The DFL rolled out its tax plan Monday, just as many taxpayers were hurrying to meet today’s filing deadline for their 2012 taxes.
The nearly $2.5 billion revenue-raising plan, while mostly devoid of any new sales taxes, would create a new fourth tier income tax rate; beef up alcohol and cigarette taxes; and close some corporate loopholes.
House Majority Leader Erin Murphy (DFL-St. Paul) stressed that, as the omnibus finance bills make their way across the House floor, their future is linked to the tax bill. The spending bills and the revenue bill “cannot be unhinged,” she said. “The revenue in the tax bill, allows us to balance our budget, it allows us to pay back our schools, and it allows us to invest in our future – like job creation and stronger schools.”
On the spending side, DFLers say the tax bill would help the majority party meet its goal of paying back the $850 million owed to the schools, erasing the state’s projected $627 million deficit, and it “makes strategic investments in education, middle class tax relief and job creation,” said House Speaker Paul Thissen (DFL-Mpls) during an early afternoon press briefing.
Rep. Ann Lenczewski (DFL-Bloomington), the bill’s sponsor, is expected to unveil a delete-all amendment HF677 during a Monday night meeting of the House Taxes Committee, which she chairs. The group is scheduled to take public testimony Tuesday on what will then be the omnibus tax bill, vote on it Wednesday or Thursday have it ready for House Ways and Means Committee consideration on Friday.
The bill would raise income tax rates to 8.49 percent on individuals with taxable income greater than $400,000 per year for joint filers. Thissen, pointing to possible bipartisan support, said the plan is similar to the federal agreement reached by President Obama and Speaker of the House John Boehner as part of their end-of-the-year budget deal to avoid the so-called “fiscal cliff.”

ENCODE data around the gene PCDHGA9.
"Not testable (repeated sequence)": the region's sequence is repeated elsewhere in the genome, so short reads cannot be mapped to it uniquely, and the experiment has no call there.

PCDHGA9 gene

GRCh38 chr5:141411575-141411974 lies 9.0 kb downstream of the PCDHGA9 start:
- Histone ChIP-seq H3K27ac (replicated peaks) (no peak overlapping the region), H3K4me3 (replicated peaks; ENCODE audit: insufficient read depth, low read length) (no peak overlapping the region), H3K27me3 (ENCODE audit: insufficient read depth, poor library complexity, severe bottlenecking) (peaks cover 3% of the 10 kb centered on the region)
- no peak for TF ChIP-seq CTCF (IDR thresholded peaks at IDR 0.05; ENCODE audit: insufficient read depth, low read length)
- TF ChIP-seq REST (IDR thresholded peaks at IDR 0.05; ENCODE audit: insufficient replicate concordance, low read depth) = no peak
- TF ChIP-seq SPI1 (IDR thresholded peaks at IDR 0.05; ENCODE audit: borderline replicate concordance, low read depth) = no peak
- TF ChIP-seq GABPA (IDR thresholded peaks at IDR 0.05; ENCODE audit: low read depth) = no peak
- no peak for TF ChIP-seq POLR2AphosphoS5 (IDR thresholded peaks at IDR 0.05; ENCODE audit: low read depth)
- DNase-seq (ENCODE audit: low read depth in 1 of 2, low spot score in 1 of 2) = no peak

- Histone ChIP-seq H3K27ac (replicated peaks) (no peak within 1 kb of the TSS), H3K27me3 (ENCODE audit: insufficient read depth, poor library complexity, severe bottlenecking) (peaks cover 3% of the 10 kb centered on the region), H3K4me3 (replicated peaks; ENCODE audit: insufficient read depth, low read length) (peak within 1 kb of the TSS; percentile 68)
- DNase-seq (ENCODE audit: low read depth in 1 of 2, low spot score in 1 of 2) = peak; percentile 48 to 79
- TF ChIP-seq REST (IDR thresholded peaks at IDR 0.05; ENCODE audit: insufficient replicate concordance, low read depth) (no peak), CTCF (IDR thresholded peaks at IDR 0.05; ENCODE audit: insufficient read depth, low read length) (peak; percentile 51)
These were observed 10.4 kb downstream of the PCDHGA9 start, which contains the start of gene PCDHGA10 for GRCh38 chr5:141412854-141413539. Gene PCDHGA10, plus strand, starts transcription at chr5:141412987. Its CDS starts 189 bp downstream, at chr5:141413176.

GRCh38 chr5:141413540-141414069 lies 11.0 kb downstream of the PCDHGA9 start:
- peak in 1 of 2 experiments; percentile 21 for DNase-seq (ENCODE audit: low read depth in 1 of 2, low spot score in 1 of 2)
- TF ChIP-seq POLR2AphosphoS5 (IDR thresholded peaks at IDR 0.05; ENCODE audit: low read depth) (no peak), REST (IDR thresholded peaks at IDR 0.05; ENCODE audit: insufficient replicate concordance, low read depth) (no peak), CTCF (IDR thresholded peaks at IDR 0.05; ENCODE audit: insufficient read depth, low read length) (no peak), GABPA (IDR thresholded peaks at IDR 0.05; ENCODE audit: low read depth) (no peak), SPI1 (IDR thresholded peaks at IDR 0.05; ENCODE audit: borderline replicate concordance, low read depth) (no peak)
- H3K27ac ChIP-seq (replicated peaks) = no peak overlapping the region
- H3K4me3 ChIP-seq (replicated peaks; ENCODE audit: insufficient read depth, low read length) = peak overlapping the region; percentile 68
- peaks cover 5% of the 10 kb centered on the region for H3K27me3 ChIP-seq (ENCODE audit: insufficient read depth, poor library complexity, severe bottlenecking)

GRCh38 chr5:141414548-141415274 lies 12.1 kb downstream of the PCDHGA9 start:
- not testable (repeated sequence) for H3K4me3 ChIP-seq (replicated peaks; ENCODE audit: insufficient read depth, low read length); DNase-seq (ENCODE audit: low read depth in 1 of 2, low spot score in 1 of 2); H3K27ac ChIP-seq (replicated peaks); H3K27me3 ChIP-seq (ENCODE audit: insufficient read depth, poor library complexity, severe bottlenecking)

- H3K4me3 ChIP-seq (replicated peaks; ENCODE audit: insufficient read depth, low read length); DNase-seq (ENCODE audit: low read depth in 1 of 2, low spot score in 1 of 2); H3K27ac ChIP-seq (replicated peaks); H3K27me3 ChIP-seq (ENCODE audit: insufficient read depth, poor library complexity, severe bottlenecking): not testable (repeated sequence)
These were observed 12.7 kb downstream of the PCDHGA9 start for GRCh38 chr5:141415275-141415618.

The new fourth-tier taxpayer would also see a 4 percent surcharge for each year in the next biennium to allow for repayment of the school shift. During the two-year time period, Minnesota’s 12.49 percent top rate would give it the distinction of having the third-highest rate in the nation.
The committee’s Republican lead characterized the bill as “taxes gone wild.” Rep. Greg Davids (R-Preston) restated his party’s contention that the state’s financial problems lay with too much spending and not a lack of revenue. At a different media briefing, he countered Thissen’s assertion that the tax bill presents a balanced approach. “If this is a balanced approach, I’d hate to see an unbalanced approach.”
Taxes on alcohol and sports memorabilia
The bill proposes new taxes on alcohol and tobacco. Taxes on a pack of cigarettes would increase $1.60. Excise taxes for liquor, beer and wine would be raised as well. Thissen said that the amount on a 12-ounce glass of beer would be about 7 cents. Tax credits would be created for smaller wineries and breweries. This new revenue is expected to generate about $350 million annually for the state’ General Fund.
Except for provisions dealing with sales taxes for online purchases, Thissen said all other sales tax provisions were dropped from consideration. “We don’t believe that the conversation about sales tax is ripe right now,” he said. The bill, however, contains the new memorabilia tax proposed in HF1743, introduced last week. Although going into the state’s General Fund, the money would be diverted to help fund the state’s portion of the stadium to house the Minnesota Vikings.
Credits and reductions
The new revenue proposed in the bill would help pay for a property tax relief package through the Homestead Credit Refund; a change to the renter’s credit program; and local government aid increases.
The bill would align the state to some popular federal income tax reductions and credits, including deductions for higher education tuition; mortgage insurance premiums; and classroom expenses for teachers. It would also provide tax reductions through the standard deduction for married filers; increase phase-out threshold for the student loan interest deductions and various provisions accelerating depreciation and expensing of business property.
An upfront exemption for capital equipment purchases, a change the business community has been seeking, would be provided. It would also beef up the state’s Angel Investor Tax Credit and Historic Rehabilitation Tax Credit programs.
The bill contains help through local taxes and abatements for three major projects – expansion to Bloomington’s Mall of America; a new building proposed by 3M in Maplewood and the Rochester/Mayo Clinic proposal- Destination Medical Center.